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Pushing the boundaries of taste with food fusions

03 February 2015

CronutFood fusion products that mix different tastes and culinary traditions are on the rise, as adventurous consumers are looking for indulgent and exciting new taste experiences – a motivation that drives 10% of food and drink consumption globally. More consumers are taking the leap and are broadening their horizons, leaving it up to retailers to meet their growing and demanding needs.

The curious nature of consumers has led to experiments with new and exciting tastes and varieties such as the Cronut, a cross between a croissant and a donut, popular in the US. Restaurant-style fusion dishes such as Burritos and Tacos have become increasingly available at retail outlets and supermarkets. Baum and Whiteman, restaurant food consultants, refer to the search for novelty as the “Restless Palate Syndrome” – the pursuit of new flavours and novel tastes that consumers hope will offer a unique experience and a tickling of their ever tingling taste buds. KFC India, for example, launched a new version of their 'Flaming Crunch Chicken' in late January 2015, flavoured with one of the world's hottest chillies, the Assam-grown ghost pepper. This Ghost pepper-flavoured Flaming Crunch Chicken is proving to be one of KFC's most successful new launches in India, offering consumers the opportunity to satisfy their craving for flavour, intensity and spiciness.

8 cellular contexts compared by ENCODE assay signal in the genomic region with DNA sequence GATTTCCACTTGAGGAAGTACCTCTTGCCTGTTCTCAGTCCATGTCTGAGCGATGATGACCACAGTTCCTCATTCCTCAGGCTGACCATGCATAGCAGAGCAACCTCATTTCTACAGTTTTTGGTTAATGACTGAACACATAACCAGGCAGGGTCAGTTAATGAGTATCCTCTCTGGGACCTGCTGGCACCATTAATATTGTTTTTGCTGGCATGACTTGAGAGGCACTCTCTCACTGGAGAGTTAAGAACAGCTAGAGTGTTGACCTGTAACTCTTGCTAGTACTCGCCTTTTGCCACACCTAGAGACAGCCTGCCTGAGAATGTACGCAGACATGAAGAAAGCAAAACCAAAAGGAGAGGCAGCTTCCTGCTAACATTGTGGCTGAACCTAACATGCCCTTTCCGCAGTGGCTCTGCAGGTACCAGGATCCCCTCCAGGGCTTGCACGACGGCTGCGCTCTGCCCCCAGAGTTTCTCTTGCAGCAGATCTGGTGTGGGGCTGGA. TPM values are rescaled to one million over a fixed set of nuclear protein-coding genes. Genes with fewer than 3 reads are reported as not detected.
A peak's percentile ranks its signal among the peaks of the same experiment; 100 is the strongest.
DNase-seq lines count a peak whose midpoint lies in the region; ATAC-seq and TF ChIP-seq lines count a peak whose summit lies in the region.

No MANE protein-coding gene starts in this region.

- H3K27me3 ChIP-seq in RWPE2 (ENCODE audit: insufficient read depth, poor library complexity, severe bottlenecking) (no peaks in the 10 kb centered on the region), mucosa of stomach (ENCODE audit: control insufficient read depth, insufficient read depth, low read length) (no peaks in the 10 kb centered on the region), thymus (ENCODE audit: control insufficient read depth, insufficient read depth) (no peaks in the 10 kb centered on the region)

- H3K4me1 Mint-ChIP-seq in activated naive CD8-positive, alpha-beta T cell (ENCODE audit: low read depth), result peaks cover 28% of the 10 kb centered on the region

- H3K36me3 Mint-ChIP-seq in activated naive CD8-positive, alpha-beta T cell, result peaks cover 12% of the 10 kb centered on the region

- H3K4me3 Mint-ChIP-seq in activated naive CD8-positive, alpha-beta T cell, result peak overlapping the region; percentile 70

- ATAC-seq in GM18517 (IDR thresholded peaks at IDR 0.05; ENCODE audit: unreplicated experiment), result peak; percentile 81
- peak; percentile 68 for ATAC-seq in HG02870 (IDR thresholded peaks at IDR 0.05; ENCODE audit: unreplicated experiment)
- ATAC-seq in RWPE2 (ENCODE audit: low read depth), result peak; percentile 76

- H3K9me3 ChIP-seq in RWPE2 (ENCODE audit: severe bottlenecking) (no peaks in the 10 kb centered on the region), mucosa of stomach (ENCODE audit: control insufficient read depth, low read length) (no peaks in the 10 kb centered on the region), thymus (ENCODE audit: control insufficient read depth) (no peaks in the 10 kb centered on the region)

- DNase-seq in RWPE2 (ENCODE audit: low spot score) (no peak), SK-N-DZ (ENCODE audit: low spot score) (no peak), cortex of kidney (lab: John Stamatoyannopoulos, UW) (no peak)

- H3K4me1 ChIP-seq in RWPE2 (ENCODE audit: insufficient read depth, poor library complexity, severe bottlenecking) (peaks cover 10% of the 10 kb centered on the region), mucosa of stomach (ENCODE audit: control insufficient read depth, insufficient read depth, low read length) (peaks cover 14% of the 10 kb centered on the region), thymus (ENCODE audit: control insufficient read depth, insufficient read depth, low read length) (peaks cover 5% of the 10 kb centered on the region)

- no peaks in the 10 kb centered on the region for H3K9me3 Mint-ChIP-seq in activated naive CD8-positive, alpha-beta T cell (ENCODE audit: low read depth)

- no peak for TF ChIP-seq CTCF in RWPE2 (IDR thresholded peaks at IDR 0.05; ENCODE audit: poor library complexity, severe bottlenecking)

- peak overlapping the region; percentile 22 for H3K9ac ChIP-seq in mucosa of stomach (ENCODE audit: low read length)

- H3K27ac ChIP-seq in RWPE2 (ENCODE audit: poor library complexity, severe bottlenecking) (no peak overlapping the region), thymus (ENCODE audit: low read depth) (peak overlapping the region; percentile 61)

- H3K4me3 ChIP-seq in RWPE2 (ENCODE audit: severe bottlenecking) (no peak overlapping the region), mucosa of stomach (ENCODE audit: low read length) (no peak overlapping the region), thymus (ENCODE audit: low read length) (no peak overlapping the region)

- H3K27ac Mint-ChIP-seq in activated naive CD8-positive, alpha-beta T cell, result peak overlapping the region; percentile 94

So why are consumers experimenting more now than ever before? An increasingly multi-cultural society leads to consumers sharing their experiences and style of dishes with new friend circles. And, of course, retailers are shaping eating habits as they are investing heavily in trying to meet the need for fusion products. They allow consumers to bring the latest foodservice trends into their homes, and the variety on offer is making it almost impossible not to try their products.

So is this a trend that is likely to continue? Most definitely! Retailers need to realise that food fusion is a continuous trend and, therefore, it is imperative for them to continue to meet the demanding nature of consumers. So how can this be done? The answer is simple: innovation, innovation, innovation. This is at the heart of food fusion and its success. However, innovation should not be limited to the composition and presentation of the meal, but extended right down to the packaging and the food-serving style. 


By Safwan Kotwal

Safwan Kotwal Bw Cropped 2Safwan made the move to Canadean in October 2014 and has since prepared multiple reports in a variety of categories and markets. His main interests lie in the growing trends in the Middle-Eastern and South-East Asian markets. Safwan graduated from the University of Manchester with honours in Economics in 2010, and later went on to study a post-graduate qualification. Previous to Canadean, he worked as an external auditor for Grant Thornton.